The president doesn’t have the authority to make people in San Francisco and Santa Clara feel fearful, nor anxious, nor nervous. And I’m not inventing a single thing here. That is the violation. The violation is root in Trump’s comments on the campaign trail. He scared a lot of people, don’t you know! He scares the Muslims. He told everybody he wanted a nationwide Muslim ban. You didn’t want any refugees from any Muslim countries. And he doesn’t like Mexicans, and he’s gonna send them all home, and he doesn’t think they should be here.

All of these things constitute what’s really in the mind of the tyrant, and the tyrant must be stopped! So Judge William Orrick is the latest hero of the left. At the end of all of this — and here is another bit of gospel for you — the judge didn’t stop anything because nothing has happened. The judge can’t stop anything that Trump, in the executive order, says he’s going to do, because Trump and Sessions and the DOJ acknowledge in the executive order, that the steps they take will be consistent with the law.

It’s Title VIII U.S. Code 1373: Sanctuary Jurisdictions. They acknowledge and they reference that law, the administration does. Now, here is what, again, the judge did, in feeding a narrative to media that allowed them to report that Trump was behaving in a dictatorial, tyrannical fashion and that the heroic judge stopped him. Here’s what it says in the executive order. Quote, “The attorney general and the Secretary of Homeland Security in their discretion — and to the extent consistent with the law — shall ensure that jurisdictions that willfully refuse to comply with Title VIII U.S. Code 1373 are not eligible to receive federal grants.”

All it did was recite the law!

In the judge’s opinion, he asserts that the executive order directs the attorney general and the Homeland Security secretary to ensure that sanctuary jurisdictions are not eligible to receive federal grants. That is not stated in the executive order. The judge is who is disingenuous here, not Trump. The judge is who is taking matters outside the law, not Trump. The judge is who is politicizing this, not Trump and not Sessions. When the judge writes that Trump’s executive order tells the attorney general to make sure that sanctuary cities are not eligible to receive federal money, he is lying.

Because that is not what the executive order says.

The executive order makes plain that the only way funds can be denied is to the extent consistent with the law, which is cited. That’s what’s happened here. At the end of the day, Trump can still enforce the law if he wants. He can still deny money to sanctuary cities consistent with the law, and the judge says so in the executive order, in his ruling. So nothing’s changed, other than the perception of what happened. And the perception of what happened is Trump’s a dictator, a tyrant. He’s illegitimate, he’s a fraud, and he just tried to steal all these sanctuary cities’ money.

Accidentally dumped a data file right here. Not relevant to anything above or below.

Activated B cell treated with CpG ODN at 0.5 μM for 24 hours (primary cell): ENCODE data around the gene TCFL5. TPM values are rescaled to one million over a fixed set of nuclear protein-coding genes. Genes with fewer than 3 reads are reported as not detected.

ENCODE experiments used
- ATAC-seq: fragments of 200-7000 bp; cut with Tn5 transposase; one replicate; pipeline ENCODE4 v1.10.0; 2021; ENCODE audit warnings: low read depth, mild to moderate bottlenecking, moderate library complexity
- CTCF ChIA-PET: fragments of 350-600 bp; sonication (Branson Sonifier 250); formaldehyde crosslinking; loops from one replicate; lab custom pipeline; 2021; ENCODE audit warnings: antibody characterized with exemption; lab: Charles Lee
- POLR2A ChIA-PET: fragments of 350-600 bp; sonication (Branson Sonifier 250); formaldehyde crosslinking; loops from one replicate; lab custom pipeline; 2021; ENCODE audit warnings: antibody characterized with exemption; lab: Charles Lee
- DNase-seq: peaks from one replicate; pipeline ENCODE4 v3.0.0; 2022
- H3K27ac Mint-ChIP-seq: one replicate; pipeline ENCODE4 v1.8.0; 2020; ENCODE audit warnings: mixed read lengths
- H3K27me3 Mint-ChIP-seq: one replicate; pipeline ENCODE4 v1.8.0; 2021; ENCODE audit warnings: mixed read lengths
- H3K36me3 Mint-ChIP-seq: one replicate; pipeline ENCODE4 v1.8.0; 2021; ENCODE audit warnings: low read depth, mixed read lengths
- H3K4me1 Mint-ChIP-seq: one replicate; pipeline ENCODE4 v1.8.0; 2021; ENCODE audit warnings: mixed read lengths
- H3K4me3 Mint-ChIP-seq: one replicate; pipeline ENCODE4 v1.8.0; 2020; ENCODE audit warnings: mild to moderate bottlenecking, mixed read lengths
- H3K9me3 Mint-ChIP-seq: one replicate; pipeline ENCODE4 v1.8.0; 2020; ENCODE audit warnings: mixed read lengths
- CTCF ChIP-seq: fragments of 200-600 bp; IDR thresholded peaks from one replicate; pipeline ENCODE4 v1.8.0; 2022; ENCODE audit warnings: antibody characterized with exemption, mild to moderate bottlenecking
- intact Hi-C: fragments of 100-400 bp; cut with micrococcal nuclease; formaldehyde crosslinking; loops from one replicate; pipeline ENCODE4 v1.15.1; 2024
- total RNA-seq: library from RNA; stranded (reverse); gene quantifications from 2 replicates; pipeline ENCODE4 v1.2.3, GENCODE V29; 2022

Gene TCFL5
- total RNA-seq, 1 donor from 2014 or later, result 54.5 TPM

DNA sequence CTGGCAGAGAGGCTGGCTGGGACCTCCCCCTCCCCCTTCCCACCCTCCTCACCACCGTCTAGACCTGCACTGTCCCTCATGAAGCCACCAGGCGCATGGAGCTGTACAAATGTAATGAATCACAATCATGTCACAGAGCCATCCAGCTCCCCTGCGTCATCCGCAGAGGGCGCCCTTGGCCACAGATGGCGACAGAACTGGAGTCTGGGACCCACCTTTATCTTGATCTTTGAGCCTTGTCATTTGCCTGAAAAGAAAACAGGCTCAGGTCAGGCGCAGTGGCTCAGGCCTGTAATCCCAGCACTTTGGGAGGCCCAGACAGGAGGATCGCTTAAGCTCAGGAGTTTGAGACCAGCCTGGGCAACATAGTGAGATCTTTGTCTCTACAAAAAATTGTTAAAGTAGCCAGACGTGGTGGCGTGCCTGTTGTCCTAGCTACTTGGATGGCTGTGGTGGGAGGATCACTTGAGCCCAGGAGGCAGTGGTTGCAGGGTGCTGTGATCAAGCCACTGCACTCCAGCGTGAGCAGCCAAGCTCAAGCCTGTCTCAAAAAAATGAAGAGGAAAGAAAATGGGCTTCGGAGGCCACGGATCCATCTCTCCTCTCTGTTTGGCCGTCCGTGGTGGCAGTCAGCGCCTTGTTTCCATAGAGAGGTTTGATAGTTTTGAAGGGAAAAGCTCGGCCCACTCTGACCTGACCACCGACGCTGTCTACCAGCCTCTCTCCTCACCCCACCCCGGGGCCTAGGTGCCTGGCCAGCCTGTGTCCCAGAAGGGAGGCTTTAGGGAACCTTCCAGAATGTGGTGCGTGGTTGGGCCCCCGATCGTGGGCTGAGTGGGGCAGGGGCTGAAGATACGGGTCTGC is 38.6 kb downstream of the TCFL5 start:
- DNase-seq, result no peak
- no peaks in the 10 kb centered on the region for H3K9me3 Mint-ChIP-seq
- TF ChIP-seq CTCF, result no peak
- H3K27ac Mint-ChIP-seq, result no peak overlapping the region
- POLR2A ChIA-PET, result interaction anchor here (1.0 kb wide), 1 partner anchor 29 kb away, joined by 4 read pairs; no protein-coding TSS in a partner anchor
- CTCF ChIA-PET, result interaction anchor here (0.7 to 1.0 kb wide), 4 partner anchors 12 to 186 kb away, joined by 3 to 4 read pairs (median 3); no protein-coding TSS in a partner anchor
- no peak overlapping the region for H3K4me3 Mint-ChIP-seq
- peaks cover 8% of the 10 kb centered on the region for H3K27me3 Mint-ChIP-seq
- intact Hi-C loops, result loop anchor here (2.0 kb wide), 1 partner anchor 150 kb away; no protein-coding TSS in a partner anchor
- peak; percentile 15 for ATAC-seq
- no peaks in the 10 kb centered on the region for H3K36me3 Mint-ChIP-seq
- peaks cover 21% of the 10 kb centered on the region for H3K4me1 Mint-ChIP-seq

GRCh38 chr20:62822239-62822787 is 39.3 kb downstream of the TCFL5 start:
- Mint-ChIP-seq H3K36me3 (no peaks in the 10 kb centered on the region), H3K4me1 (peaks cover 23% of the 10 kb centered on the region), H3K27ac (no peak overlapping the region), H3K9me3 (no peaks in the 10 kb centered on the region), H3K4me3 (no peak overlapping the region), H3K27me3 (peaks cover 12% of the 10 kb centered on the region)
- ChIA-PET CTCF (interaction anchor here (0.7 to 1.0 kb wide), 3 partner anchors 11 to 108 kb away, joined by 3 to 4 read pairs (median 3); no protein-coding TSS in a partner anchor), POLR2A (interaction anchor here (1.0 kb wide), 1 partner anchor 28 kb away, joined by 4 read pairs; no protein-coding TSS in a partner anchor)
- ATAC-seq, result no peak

And a heroic judge has stood up and said, “No, you can’t! Not on my watch.” And the judge is a hero, and Trump is being portrayed as what I just said.

That’s the politics of it.


RUSH: Mr. Snerdley, the Official Program Observer, just said, “You know, what you just said is totally opposite what I heard and saw last night.” I said, “That’s exactly right. Exactly right.” How many of you believed, starting last night when you first heard about this, all during the night, during the day today, how many of you believed that another heroic federal the judge stepped in to stop the tyrant and an executive order that is unconstitutional? (interruption) Oh, they didn’t convey to you that Trump was behaving unconstitutionally, that was not there?

Then what did they convey Trump was doing? What did you think, based on what you saw last night, what did you think Trump was doing? What illegal was Trump doing? They tried to say that Trump was unfairly focusing on sanctuary cities and taking money? They never said it was unconstitutional? I’m glad to hear it ’cause it’s not unconstitutional ’cause there’s nothing new here!

In fact, the bad actor in this whole scenario is the judge. The judge is the guy who makes things up and changes things in order to find a violation that has not occurred. (interruption) Well, okay, the judge killed Trump’s executive order. That’s a good example. That’s what they report. They didn’t kill executive order. The executive order is not necessary. The law was not changed. The executive order was not necessary. Trump didn’t need to do it in order to enable to him to do what he wants to do. The executive order — the judge referenced this — the executive order was, you know, a bunch of chest thumping, “Look at me, I’m Donald Trump, here’s what I’m gonna do,” but it wasn’t anything new. They just said they were gonna enforce existing law.

There’s no way to slap that down. If you’ve got an executive order that just says that the administration’s gonna enforce the law and you’ve got an Obamaite or liberal judge pledge to stop Trump, on what basis do you stop that? So you have to find a violation. The judge has to find, in all of this, a violation. And the judge did. The violation is preenactment anxiety. Because Trump might enforce the law, people in San Francisco and Santa Clara are anxious and nervous that they might lose money. So Trump has to be stopped.